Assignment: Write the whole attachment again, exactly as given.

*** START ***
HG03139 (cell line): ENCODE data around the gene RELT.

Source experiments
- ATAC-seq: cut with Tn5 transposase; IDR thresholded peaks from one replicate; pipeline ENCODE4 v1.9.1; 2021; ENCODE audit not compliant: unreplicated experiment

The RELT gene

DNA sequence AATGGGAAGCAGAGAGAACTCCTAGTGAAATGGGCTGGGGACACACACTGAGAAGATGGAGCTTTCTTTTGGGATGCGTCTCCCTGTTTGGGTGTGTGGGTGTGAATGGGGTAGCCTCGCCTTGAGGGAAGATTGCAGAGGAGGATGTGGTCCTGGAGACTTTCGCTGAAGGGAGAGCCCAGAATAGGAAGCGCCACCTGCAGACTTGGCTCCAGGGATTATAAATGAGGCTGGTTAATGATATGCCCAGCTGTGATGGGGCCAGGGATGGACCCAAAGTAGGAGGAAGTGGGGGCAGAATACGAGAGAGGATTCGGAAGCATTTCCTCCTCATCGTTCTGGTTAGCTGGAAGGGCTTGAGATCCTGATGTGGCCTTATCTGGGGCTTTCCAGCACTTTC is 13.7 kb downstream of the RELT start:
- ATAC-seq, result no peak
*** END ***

HG03139 (cell line): ENCODE data around the gene RELT.

Source experiments
- ATAC-seq: cut with Tn5 transposase; IDR thresholded peaks from one replicate; pipeline ENCODE4 v1.9.1; 2021; ENCODE audit not compliant: unreplicated experiment

The RELT gene

DNA sequence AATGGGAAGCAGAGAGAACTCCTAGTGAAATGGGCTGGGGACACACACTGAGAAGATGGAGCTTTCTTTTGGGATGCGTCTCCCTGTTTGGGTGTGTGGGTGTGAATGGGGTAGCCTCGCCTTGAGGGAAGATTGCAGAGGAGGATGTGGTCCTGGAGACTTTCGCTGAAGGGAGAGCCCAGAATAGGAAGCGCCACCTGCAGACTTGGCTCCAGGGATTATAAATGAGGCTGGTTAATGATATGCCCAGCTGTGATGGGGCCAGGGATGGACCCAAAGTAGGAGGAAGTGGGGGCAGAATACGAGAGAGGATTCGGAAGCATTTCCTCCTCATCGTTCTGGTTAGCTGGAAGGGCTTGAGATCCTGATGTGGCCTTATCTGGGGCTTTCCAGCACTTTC is 13.7 kb downstream of the RELT start:
- ATAC-seq, result no peak